If you want to take your rides to another level, then learning slide on a longboard should be one of your topmost priorities.
There’s so much you can accomplish when you know how to slide – do a quick stop, drift around a curve, do a speed check while moving downhill, and a lot more. It all depends on how creative and dynamic you are.
Unfortunately, like any other advanced technique, sliding is not simple.
In fact, it’s one of the most difficult advanced techniques you will ever learn either as a beginner or as an intermediate rider. But once you get the hang of it, your riding will never remain the same.
When you slide, you turn the board sideways, which in turn reduces the traction on the wheels, causing them to lose their grip on the pavement.
The major challenge with this technique is that it requires you to maintain balance on the free-moving wheels while putting in all your effort to initiate the slide. A little distraction can cause you to fall or prevent the slide altogether.
In other words, to successfully carry out a longboard slide, speed plus full commitment is required on your path.
Luckily, with the invention of the Coleman slide, even beginners can now easily learn this technique.
The Coleman Technique for Longboard Slide:
The Coleman slide is basically a 180o heel slide. It is one of the most established and easiest ways. In this article, we are going to focus on the Coleman slide.
Just in case you didn’t know, the Coleman slide is named after Cliff Coleman, who came up with this technique in the 1970s.
Of course, there are other ways to learn longboard sliding, but the Coleman technique simplifies it for beginners.
According to Coleman, “if you can crouch down and ride a skateboard, then you can learn how to slide.”
Although Coleman mainly used this technique on steep hills, it is advisable as a beginner to start on a leveled ground – preferably, in a parking lot with a lot of space. It should be somewhere you can practice without bumping into a vehicle or pedestrian.
Even if you must ride on a hill, let it be somewhere shallow with much space. This is important for your safety.
What Gear Do You Need?
Padding up before you slide is vital to mitigate the risk of injury and ensure you have a comfortable experience.
Below are the four major gears you need –
- A Sliding Longboard
- Knee and Elbow Pads
- Sliding Gloves
How to Choose a Longboard?
The longboard is without doubts the most important gear you need to do a slide. So, it’s extremely important you choose the right one.
If you are yet to pick a longboard, then you should focus on choosing one that will make things easier for you. While it may not be obvious at first, but the type of longboard you use can go a long way to influence the quality and ease of your slide.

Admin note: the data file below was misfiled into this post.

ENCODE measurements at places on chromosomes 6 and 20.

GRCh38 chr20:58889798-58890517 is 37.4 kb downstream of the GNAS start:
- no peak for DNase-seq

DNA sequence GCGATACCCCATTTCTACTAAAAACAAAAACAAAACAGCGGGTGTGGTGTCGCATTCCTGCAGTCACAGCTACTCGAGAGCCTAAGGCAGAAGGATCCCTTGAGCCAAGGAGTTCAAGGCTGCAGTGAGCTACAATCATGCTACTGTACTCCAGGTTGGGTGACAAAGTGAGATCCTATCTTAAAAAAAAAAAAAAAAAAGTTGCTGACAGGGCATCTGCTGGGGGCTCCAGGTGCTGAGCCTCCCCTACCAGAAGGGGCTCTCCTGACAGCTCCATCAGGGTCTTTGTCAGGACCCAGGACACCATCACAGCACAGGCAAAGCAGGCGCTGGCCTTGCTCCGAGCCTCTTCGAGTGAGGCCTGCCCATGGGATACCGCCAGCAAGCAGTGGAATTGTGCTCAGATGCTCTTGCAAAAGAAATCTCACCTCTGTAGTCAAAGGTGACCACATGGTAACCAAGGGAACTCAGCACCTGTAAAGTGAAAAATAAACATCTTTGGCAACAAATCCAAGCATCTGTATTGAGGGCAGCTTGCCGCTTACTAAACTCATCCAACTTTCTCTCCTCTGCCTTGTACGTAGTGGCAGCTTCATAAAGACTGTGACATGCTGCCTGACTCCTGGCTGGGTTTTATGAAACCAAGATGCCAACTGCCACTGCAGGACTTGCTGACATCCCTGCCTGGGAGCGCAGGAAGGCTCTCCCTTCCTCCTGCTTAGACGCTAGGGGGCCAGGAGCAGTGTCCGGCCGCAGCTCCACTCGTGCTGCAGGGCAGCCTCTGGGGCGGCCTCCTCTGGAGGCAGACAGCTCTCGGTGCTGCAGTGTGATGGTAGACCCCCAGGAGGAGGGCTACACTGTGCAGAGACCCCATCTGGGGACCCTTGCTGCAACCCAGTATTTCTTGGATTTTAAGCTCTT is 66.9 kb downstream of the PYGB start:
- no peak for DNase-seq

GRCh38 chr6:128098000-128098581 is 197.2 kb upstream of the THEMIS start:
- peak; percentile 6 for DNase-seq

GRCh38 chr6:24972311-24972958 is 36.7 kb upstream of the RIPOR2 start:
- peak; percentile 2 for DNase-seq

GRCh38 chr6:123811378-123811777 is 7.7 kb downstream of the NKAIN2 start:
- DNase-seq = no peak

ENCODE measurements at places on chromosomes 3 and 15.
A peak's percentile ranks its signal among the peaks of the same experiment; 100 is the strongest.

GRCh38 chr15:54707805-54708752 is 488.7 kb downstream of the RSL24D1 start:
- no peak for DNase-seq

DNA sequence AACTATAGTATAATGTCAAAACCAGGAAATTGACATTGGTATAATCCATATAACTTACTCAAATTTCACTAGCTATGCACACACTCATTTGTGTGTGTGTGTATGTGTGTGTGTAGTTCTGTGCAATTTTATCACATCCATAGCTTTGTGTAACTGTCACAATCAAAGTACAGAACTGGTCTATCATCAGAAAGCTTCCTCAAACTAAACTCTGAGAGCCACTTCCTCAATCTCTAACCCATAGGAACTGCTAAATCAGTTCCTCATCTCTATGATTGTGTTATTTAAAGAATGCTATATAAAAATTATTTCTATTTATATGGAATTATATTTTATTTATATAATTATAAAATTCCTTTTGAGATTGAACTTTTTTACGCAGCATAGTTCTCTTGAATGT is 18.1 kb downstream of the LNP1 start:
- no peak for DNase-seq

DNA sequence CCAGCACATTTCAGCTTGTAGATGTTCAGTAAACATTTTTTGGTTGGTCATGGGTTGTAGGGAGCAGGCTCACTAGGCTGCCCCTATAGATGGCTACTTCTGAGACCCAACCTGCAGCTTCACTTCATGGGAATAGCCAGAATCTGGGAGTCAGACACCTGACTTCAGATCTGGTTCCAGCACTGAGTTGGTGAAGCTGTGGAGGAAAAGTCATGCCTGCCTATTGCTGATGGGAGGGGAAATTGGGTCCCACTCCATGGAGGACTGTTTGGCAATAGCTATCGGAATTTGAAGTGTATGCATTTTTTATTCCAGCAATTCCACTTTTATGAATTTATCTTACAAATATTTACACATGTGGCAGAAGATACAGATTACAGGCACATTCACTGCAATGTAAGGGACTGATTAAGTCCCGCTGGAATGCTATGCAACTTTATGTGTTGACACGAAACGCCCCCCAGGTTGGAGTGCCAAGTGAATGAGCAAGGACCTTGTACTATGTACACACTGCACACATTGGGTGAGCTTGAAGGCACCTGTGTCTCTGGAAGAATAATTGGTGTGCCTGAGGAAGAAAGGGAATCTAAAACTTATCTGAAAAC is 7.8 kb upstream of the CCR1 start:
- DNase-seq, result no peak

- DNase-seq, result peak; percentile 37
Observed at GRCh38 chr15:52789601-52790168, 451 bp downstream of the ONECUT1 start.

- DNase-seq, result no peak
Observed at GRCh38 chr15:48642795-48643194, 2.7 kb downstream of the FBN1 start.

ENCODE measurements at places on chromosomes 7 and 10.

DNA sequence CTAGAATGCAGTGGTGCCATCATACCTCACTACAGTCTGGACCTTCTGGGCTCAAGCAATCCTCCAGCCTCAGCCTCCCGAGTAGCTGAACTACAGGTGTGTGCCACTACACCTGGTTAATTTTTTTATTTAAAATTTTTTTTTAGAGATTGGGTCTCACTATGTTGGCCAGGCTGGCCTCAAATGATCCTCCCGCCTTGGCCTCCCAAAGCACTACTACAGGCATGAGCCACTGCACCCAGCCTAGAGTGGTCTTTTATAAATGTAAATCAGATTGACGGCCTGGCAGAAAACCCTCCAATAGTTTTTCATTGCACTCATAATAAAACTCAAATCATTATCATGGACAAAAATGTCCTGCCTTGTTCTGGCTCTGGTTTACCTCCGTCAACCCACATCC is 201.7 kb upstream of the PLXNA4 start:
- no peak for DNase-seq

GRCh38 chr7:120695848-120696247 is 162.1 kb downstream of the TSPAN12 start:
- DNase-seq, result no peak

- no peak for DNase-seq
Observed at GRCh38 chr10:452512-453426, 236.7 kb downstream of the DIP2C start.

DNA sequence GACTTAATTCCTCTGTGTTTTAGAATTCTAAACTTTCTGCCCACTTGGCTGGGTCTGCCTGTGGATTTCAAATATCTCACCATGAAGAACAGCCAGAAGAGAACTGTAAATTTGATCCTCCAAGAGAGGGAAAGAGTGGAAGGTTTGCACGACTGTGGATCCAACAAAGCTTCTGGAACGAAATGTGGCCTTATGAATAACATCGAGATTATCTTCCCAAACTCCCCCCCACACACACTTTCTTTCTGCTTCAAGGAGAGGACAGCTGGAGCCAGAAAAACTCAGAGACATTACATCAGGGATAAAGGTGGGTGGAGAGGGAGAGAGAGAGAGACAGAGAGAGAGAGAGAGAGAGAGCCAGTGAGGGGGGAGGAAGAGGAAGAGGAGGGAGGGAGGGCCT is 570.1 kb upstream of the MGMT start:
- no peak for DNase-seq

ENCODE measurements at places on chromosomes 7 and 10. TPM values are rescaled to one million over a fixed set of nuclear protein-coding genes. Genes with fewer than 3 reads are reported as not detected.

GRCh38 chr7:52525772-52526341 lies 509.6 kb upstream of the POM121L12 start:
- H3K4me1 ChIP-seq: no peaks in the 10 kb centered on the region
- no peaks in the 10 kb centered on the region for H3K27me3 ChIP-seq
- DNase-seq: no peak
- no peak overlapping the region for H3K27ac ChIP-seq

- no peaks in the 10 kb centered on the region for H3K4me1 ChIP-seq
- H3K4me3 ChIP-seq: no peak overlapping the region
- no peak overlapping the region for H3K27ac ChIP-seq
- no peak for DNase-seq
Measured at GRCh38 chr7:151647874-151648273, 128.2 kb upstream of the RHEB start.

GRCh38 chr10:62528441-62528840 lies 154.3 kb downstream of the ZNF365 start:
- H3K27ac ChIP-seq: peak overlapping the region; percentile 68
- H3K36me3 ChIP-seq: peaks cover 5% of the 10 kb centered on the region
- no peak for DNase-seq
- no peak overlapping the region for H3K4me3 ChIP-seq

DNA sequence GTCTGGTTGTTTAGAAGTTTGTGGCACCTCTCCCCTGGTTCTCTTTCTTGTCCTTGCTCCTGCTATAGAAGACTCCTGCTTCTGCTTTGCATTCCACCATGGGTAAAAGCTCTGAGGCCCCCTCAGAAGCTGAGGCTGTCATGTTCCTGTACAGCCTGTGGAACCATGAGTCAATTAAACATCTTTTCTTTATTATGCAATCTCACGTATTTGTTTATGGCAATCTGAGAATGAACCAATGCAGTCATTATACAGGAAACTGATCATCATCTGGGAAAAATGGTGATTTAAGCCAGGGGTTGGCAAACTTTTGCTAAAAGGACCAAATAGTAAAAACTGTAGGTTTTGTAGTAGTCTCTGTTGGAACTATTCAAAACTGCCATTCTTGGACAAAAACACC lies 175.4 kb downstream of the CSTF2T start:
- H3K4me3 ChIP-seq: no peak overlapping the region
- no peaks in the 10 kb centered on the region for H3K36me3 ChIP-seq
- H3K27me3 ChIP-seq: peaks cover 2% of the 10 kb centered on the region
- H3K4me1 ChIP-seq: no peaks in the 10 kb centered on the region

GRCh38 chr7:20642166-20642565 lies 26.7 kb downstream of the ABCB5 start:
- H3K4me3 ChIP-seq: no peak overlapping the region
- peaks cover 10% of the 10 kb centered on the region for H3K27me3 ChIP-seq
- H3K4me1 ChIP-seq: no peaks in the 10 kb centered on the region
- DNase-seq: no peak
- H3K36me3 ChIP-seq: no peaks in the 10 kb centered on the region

You want to choose a longboard that is stable and has smooth wheels. Usually, the lower the board, the more stable it will be.
The deck should be long enough to accommodate your shoes. In addition, you want something that makes it a lot easier to secure your position.
If you feel your existing board is good enough but needs some upgrading, then consider changing the wheels.
Unfortunately, wheels are generally less durable. They wear down quickly, especially when used continuously.
As a result, we advise purchasing a wheelset just for the purpose of sliding.
In other words, if you skate a lot, then consider buying separate wheels for this purpose and also buy another set for your longboard sliding.
How to Do a Coleman Slide?
Once you have all the necessary gear, it’s now time to start sliding. Below are the steps to successfully carry out a Coleman slide –
- Pick a good stance that is comfortable for you. Get on top of the slides longboard with feet and shoulder wide apart. Now position your back toe at 1AM while your front is facing 11AM. To become more comfortable standing this way, try riding on a smooth leveled surface for a start.
- Next, begin riding the longboard going at a decent speed. Then, with one foot, pedal the board until you achieve a stable and comfortable stance. You can do up to 8 or 9 pushes.
- Now you can place both of your feet on the board with your toes on the edges. After that, with your knees bent and weight in front, crouch down and get ready to do the slide. At this point, you must be careful not to raise your back heel as this can lead to a backward fall.
- Now, place your hands on the ground – ideally, one backward and the other in front. This is where your sliding gloves come to work, providing you traction as the wheels on the board now move freely.
- Then drift the board at a 90-degree angle as you come to a stop.
- In case you don’t get it the first time, keep on practicing until it becomes second nature to you.
You now know what to do the next time you want to stop short when moving downhill.
Once you get the hang of the Coleman slide, then you can take a bolder step by learning how to powerslide on a longboard.
Sliding is a hard technique that requires a lot of practice and patience to master. But once you get the hang of it, so many possibilities lie in front of you. It is difficult to ride the same way again.
The Coleman slide is your best bet to learning how to slide as a beginner as it makes the difficult job look easy. It is a lot easier when you practice with a few friends.
Remember to practice somewhere with a lot of space. Let us know about your experience.
Hey skateboarders, How are you all? I’m Dorothy L. Rogers, In short Dorothy. 27 years old girl. I live in San Angelo, 596 Anthony Avenue. I’ve been skating for 12 years. I have almost 13 skateboards. I just love skating. Height is 5′ 5″ (164 centimeter), and Weight 125.6 pounds (57 kilograms). favourite colour is Purple. Find me on Twitter